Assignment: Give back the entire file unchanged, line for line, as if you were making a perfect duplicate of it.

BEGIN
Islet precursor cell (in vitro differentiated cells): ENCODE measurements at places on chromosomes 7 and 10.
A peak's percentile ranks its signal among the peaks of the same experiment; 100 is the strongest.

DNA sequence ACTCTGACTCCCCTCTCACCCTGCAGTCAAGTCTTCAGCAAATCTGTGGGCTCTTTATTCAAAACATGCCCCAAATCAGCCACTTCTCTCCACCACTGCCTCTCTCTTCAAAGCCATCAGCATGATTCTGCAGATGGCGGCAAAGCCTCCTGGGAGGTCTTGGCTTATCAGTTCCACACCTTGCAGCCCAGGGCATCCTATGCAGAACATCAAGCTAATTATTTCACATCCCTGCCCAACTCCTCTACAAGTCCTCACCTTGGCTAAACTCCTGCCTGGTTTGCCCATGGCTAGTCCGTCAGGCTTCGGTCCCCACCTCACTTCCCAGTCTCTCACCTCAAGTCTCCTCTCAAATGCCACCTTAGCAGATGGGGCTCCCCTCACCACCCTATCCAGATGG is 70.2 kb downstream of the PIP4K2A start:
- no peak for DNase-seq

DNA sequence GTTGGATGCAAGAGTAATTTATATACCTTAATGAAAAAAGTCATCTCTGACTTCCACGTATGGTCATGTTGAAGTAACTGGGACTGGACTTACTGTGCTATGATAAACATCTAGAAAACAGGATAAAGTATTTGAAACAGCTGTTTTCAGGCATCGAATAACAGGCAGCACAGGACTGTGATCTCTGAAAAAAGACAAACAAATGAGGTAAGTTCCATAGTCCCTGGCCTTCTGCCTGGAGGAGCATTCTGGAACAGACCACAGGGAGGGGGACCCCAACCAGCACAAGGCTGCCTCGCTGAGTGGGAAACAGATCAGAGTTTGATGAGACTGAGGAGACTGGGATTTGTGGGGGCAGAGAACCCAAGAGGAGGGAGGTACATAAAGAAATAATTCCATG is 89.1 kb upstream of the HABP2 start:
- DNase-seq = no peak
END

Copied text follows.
Islet precursor cell (in vitro differentiated cells): ENCODE measurements at places on chromosomes 7 and 10.
A peak's percentile ranks its signal among the peaks of the same experiment; 100 is the strongest.

DNA sequence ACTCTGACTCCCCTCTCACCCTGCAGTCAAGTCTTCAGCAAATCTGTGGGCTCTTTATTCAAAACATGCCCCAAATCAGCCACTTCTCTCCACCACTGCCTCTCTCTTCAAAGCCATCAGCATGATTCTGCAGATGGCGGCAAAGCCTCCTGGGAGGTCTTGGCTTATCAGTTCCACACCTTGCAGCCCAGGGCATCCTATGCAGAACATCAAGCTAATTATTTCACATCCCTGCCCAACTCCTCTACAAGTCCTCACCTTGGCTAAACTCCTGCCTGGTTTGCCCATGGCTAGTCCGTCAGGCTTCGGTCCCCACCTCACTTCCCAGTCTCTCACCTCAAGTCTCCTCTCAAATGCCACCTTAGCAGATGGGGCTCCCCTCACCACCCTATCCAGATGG is 70.2 kb downstream of the PIP4K2A start:
- no peak for DNase-seq

DNA sequence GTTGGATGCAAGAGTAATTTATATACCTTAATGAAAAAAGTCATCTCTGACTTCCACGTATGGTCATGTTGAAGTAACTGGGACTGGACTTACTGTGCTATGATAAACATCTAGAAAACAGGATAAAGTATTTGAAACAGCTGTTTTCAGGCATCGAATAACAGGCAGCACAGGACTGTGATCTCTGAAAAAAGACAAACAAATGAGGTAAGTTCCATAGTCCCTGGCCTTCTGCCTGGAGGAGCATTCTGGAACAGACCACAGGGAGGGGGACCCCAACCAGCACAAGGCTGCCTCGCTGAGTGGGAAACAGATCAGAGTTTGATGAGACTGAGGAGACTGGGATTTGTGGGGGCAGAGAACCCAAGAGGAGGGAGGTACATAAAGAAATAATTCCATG is 89.1 kb upstream of the HABP2 start:
- DNase-seq = no peak